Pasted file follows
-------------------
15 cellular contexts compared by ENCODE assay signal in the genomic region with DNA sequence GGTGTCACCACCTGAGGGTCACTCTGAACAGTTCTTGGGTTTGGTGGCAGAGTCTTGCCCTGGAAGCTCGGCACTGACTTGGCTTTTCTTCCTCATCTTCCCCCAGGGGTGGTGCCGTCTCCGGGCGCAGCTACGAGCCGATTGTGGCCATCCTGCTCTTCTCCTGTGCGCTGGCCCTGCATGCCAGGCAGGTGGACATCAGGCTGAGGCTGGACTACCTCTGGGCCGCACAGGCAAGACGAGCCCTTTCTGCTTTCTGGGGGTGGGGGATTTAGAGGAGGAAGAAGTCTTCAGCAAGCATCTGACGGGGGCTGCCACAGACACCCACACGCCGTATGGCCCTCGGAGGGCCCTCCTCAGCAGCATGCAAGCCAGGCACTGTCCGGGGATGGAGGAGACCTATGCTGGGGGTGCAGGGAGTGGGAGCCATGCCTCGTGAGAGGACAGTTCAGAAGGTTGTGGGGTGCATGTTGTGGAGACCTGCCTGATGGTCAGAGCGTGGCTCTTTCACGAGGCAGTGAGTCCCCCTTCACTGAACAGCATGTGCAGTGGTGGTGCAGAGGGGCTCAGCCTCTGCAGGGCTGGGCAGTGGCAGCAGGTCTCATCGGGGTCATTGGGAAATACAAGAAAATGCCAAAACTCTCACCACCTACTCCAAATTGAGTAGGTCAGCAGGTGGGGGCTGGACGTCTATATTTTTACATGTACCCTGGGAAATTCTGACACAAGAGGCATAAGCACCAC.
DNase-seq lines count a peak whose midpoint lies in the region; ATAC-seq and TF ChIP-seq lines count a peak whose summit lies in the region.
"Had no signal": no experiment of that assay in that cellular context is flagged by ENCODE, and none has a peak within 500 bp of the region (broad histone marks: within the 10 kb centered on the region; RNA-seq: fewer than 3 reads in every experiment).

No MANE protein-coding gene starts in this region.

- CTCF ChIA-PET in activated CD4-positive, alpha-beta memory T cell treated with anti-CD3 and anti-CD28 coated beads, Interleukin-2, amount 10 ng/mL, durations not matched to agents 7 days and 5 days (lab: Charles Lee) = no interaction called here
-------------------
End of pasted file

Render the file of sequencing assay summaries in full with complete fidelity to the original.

15 cellular contexts compared by ENCODE assay signal in the genomic region with DNA sequence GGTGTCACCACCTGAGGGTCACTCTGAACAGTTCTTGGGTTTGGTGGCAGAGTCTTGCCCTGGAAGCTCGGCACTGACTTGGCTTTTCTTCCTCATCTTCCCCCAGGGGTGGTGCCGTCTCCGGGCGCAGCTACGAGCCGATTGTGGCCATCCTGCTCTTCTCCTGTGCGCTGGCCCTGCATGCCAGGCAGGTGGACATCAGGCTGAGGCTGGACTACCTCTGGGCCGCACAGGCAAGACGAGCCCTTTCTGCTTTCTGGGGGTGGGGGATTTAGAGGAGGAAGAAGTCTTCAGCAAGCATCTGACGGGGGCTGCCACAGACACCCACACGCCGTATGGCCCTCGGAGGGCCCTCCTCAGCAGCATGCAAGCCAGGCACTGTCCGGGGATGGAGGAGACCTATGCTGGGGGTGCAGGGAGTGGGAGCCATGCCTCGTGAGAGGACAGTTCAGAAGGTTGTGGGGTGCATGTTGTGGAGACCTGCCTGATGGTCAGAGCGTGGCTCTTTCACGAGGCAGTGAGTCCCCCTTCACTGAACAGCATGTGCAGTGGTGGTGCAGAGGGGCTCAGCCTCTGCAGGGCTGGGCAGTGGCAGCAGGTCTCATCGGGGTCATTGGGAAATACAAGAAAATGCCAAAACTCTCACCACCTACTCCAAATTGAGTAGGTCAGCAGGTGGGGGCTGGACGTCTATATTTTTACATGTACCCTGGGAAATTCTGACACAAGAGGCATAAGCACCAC.
DNase-seq lines count a peak whose midpoint lies in the region; ATAC-seq and TF ChIP-seq lines count a peak whose summit lies in the region.
"Had no signal": no experiment of that assay in that cellular context is flagged by ENCODE, and none has a peak within 500 bp of the region (broad histone marks: within the 10 kb centered on the region; RNA-seq: fewer than 3 reads in every experiment).

No MANE protein-coding gene starts in this region.

- CTCF ChIA-PET in activated CD4-positive, alpha-beta memory T cell treated with anti-CD3 and anti-CD28 coated beads, Interleukin-2, amount 10 ng/mL, durations not matched to agents 7 days and 5 days (lab: Charles Lee) = no interaction called here